Pulitzer Prize-winning author Alex Haley spoke on everything from Malcolm X to a Kirkland House resident's display of the Confederate flag before a capitivated audience of Harvard students and faculty yesterday.
Speaking before a full house in the Quincy House Junior Common Room, Haley called the the display of the Confederate flag offensive, saying "whatever we do, let us consider others."
Bridget Kerrigan '91 raised a furor at Kirkland House last week when she hung the flag outside her window.
Haley compared the Kirkland House situation to a similar incident at the University of Virginia.
"There came to be an understanding that [the flag] was offensive. The offense was an ephemeral thing, but very real," he said. "It meant slavery."
"The important thing is that the people in this country realize the role we all play in this country," Haley continued. "You can't know American history if you don't know the component role that Black people have played."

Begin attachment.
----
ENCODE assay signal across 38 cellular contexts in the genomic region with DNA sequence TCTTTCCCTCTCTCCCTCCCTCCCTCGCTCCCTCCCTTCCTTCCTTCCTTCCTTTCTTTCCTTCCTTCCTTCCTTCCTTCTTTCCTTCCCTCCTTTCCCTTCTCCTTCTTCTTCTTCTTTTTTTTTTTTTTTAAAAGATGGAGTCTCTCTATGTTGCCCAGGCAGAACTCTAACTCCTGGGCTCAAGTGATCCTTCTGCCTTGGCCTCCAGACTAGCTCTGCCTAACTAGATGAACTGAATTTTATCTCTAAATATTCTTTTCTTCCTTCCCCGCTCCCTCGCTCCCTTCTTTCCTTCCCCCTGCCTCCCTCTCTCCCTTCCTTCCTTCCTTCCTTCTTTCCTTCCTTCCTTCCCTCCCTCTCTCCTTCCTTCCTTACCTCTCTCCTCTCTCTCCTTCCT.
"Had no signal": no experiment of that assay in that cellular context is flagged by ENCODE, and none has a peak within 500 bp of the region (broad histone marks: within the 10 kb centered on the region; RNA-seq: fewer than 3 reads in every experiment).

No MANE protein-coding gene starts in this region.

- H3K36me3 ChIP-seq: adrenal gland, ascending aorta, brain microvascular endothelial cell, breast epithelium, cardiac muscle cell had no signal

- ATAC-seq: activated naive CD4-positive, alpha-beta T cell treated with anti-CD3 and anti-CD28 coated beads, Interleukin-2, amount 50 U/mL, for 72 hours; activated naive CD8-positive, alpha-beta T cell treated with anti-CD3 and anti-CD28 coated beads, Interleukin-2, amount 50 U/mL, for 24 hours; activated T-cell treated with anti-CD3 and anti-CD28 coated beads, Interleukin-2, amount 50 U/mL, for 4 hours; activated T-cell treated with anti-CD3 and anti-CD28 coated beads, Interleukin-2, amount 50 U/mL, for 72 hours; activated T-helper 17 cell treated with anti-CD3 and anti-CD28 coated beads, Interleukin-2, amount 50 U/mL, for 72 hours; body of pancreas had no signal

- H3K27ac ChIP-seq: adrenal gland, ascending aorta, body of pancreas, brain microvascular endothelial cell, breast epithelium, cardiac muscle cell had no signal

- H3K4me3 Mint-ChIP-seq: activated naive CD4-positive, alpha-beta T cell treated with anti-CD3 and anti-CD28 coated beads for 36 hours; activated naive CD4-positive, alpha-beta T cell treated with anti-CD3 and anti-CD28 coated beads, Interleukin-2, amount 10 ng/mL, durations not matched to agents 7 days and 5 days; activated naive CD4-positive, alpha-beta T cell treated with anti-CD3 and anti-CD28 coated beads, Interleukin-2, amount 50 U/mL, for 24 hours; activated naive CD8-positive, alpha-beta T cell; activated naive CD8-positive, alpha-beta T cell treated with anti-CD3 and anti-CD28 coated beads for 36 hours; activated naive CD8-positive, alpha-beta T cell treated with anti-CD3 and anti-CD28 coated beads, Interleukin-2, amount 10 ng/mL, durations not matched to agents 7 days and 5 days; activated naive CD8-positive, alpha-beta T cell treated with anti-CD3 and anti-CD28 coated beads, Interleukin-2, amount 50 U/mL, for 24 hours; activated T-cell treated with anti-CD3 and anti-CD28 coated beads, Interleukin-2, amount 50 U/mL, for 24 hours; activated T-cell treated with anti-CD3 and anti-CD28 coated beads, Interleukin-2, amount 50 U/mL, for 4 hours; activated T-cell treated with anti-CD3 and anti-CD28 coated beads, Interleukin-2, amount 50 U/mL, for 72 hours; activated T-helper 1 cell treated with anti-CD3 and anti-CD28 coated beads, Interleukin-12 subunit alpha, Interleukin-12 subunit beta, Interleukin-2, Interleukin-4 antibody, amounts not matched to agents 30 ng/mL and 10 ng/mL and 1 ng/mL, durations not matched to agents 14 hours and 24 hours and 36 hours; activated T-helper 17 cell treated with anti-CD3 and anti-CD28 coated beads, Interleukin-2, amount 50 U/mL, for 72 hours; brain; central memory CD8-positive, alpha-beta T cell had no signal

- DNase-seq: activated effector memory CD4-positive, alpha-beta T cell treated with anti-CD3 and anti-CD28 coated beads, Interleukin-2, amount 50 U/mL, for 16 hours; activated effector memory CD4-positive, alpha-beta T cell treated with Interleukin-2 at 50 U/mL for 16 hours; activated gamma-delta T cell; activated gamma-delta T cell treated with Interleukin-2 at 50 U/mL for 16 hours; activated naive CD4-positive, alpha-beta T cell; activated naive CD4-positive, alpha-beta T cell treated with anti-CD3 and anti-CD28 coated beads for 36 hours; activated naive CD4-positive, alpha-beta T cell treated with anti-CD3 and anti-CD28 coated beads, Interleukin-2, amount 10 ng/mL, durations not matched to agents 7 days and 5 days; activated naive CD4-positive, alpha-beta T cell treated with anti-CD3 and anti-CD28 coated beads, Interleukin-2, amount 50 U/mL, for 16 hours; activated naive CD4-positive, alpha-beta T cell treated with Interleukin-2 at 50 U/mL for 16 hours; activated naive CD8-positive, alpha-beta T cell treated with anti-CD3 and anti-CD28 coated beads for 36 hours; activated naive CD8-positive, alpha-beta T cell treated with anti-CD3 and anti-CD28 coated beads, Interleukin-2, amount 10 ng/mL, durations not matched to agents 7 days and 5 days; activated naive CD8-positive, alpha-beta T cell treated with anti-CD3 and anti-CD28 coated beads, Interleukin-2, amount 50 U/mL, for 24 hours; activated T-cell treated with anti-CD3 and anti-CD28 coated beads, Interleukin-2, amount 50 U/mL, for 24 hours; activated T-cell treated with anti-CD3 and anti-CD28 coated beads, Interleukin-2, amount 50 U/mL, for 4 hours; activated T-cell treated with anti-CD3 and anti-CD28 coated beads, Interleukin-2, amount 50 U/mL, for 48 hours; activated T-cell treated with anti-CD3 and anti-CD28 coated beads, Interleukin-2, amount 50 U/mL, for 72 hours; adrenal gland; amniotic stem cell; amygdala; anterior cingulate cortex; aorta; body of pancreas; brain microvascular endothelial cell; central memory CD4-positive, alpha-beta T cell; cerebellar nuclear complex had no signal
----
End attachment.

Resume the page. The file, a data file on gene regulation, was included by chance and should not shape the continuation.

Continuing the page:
Haley said his relationship with Malcolm X was often frustrating because of the controversial civil rights leader's reluctance to speak. He described Malcolm X, as "never saying a word about himself." Haley co-authored The Autobiography of Malcolm X.
"All he would talk about was the greater glories of Mohammed," he said.
The author spoke about the incongruity between the practices and messages of Martin Luther King Jr. and Malcolm X.
"Malcolm was always imaged with violence. He was always making statements that he would let you interpret, like 'by any means possible,'" Haley said, "while Dr. King was imaged with peace."
He said that it was strange, in light of Malcom X's violent image, that the militant activist recieved far fewer death threats than King, whose message was peaceful.
"The irony was that Malcolm never had a scratch while Dr. King experienced the contrary," said Haley.
The author is renowned for his widely-acclaimed book and television miniseries, Roots: The Saga of an American Family.
Haley also credited Harvard for some of his success. Widener Library was "probably the best single source for information about ship building and ships," he said. Haley used the library's resources on slave ships when he researched Roots.